Known for his love for African print since becoming the leader of the West African country, Nana Addo has over and over again shown his love for culture.
This culture was however taken to a different level to show Ghana how the health of the people was his topmost priority.
While this was no ordinary announcement from the President, he made sure we knew where his heart was when he announced the various updates on the pandemic coronavirus (COVID 19)
After two his first two updates, the President through his outfits gave significant messages to the nation.
His particular choice of fabric sent a subtle yet emotional message to Ghanaians.
Here are the various fabrics President Akufo-Addo wore while sending his coronavirus updates to the nation:
1. ‘Ani bre a enso gya’
On his third update, he wore an African print fabric called ‘ani bre a enso gya’, which translates 'Seriousness does not set the eye on fire to quench with water' or 'no matter how red the eye gets, it will never spark fire'.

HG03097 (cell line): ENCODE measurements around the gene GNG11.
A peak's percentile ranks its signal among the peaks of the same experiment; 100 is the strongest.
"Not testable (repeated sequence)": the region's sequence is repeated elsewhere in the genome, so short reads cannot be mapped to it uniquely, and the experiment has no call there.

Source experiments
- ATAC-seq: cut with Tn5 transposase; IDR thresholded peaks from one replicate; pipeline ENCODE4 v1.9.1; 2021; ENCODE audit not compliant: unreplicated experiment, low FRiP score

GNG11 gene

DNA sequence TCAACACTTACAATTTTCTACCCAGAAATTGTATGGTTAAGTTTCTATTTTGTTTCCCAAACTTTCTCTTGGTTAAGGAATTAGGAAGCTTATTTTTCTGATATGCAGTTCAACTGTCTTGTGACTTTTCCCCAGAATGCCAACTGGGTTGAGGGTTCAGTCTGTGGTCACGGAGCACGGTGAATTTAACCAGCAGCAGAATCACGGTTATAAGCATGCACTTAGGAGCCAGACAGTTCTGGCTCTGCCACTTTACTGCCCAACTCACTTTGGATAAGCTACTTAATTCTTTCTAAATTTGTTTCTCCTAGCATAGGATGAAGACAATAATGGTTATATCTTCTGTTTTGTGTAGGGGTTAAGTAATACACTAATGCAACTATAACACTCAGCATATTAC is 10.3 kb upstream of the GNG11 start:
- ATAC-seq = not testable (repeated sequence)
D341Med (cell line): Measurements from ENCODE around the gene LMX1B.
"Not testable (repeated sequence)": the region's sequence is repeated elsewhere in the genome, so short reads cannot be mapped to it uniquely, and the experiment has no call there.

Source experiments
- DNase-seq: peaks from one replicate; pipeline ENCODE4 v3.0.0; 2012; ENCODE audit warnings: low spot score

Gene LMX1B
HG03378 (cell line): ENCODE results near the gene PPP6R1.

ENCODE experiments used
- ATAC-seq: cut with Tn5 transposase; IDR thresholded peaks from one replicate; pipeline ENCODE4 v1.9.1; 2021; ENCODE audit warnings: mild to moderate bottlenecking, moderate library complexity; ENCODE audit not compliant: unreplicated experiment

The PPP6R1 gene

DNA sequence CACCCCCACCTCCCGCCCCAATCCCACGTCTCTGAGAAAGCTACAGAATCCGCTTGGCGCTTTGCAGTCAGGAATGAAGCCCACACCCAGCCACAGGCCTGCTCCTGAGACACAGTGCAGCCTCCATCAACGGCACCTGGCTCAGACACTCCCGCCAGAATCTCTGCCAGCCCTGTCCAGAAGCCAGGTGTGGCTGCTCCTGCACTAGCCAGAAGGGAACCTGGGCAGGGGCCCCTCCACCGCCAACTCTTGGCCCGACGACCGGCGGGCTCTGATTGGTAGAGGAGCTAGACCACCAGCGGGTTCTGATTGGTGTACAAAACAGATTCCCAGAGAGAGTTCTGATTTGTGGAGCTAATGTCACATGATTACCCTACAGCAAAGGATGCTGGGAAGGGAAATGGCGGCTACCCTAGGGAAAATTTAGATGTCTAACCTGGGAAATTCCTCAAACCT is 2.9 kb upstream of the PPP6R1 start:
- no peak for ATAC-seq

This symbolises that irrespective of how serious he (President Akufo-Addo) saw the matter at hand, it would be difficult to get a detailed view just by looking at him.
He further wore the ‘anisuo’ fabric on his fourth update. This means teardrop in the English Language.
The message once again is clear. As the nation’s leader, he is not cut off from the citizen’s feelings and shares their grief.
3. Yaw Donkor
In President Akufo-Addo’s fifth update, he wore a fabric known for having a background in artistry and African prints as ‘Yaw Donkor’ [A Servant].
From the expression: se akoa som som pa a wotumi di akonnwa (A good servant rise to become a king). Nana Addo depicts how a good servant he wishes to be and he is inspiring empowerment.
President Nana Addo wore a fabric with Adinkra symbols in his sixth address. These Adinkra symbols represent wisdom and concepts. Cloth in the pink colour, he tells us how real he is as a man.
5. Obo fa, dadiɛ fa
While lifting the partial lockdown ban in the epicentres of the country, President Akufo-Addo wore the Obo fa, dadiɛ fa [Half stone, half metal/iron] fabric. It is also called Day and Night [anopa ne anadwo] cloth or fabric.
Notably, he was comparing different sides of the situation the country was facing which includes the health of the people and the economy. He is supposedly trying to balance the situation without outweighing one.